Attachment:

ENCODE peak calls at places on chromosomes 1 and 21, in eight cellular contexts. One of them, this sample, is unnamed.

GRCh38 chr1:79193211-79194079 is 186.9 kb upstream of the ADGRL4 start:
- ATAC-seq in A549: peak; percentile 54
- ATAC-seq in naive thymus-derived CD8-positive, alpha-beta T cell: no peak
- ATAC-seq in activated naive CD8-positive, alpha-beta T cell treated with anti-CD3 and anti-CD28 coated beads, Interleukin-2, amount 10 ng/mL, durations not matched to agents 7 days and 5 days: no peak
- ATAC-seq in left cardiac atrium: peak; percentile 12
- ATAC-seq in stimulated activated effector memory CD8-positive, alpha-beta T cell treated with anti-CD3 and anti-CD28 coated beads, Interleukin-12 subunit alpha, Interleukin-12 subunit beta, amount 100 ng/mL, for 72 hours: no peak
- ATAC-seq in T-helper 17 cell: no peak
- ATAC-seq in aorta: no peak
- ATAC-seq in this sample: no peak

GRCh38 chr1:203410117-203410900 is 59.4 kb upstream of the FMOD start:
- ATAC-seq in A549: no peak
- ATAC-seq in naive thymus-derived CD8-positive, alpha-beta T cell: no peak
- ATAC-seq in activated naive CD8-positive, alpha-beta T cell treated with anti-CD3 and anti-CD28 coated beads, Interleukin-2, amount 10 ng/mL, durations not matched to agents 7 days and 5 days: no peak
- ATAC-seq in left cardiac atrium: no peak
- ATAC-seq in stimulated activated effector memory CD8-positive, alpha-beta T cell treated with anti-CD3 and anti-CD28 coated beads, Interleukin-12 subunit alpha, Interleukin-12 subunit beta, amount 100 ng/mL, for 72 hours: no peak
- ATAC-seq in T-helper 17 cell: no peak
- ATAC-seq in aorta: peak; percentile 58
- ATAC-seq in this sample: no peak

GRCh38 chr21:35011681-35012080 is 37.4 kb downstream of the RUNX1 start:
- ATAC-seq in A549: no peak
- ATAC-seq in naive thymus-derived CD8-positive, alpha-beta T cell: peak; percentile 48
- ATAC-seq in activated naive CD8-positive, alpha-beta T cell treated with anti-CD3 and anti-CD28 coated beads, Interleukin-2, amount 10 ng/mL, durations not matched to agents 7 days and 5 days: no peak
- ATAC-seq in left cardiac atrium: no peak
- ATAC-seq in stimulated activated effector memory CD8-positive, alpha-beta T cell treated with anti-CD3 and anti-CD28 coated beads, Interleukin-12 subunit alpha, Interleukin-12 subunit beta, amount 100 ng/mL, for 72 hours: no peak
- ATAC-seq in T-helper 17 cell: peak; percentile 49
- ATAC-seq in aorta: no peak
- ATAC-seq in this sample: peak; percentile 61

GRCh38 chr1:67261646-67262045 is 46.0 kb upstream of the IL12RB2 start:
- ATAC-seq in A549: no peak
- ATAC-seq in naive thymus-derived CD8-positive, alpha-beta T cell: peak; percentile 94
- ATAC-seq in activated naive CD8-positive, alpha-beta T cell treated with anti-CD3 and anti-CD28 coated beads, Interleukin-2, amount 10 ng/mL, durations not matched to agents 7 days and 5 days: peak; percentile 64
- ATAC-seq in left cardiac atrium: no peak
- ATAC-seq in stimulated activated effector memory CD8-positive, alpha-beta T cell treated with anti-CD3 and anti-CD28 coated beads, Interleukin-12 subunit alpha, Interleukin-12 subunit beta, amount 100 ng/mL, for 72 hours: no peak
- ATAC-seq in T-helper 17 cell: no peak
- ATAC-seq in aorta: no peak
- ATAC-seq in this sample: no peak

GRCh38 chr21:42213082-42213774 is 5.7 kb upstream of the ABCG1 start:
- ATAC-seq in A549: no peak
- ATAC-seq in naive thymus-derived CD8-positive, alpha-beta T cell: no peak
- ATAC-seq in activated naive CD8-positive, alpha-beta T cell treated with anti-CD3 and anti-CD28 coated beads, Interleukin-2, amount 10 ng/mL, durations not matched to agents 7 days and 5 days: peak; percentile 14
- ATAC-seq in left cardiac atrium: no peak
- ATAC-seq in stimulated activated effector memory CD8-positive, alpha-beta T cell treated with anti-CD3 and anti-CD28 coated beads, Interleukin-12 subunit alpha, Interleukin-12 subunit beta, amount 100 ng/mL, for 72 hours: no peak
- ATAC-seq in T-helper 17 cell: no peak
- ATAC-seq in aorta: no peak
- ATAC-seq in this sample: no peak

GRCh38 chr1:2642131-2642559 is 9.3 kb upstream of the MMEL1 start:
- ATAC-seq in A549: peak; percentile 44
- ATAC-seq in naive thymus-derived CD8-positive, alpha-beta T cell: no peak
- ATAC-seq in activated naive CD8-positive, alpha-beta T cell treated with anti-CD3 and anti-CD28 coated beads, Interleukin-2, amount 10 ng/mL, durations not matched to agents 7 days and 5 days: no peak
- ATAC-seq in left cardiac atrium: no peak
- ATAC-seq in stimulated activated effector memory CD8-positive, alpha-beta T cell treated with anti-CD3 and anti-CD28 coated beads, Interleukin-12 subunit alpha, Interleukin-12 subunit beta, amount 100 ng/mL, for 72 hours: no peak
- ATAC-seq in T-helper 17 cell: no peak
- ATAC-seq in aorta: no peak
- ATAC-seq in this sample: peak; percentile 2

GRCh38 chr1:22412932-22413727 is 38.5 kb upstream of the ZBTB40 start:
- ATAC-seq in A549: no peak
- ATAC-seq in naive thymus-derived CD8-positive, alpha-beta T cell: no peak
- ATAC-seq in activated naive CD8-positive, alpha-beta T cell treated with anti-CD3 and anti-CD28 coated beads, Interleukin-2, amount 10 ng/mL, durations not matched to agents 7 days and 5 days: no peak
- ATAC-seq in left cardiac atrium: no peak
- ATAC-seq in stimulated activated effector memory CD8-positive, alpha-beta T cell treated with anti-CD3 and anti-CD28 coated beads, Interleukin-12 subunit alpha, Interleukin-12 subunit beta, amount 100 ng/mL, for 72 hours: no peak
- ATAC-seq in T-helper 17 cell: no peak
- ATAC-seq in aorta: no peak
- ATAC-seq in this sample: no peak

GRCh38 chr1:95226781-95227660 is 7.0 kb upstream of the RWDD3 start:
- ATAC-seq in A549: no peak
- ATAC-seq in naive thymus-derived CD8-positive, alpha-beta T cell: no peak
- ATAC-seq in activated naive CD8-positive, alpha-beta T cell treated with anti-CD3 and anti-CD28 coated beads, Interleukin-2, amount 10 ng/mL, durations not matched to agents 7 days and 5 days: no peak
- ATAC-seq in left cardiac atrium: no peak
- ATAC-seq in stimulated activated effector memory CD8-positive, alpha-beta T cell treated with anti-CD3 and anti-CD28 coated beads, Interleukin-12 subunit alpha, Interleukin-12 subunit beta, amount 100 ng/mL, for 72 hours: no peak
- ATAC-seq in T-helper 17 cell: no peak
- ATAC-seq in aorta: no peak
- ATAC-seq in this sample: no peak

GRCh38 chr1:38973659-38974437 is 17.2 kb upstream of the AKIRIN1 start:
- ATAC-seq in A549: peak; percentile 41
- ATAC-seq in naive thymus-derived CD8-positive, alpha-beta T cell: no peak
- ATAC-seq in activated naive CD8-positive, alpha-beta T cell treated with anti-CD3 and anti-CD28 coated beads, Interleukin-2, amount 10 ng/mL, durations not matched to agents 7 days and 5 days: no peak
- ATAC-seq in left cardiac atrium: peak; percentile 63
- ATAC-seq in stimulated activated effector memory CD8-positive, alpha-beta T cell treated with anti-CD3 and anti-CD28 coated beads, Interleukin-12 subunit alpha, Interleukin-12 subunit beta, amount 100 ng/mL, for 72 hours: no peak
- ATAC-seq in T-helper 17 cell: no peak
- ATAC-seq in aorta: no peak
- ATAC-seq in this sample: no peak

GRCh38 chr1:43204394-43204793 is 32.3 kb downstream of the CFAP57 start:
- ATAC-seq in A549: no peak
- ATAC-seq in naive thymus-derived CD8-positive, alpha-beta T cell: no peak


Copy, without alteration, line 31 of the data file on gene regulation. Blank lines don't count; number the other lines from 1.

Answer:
- ATAC-seq in naive thymus-derived CD8-positive, alpha-beta T cell: peak; percentile 94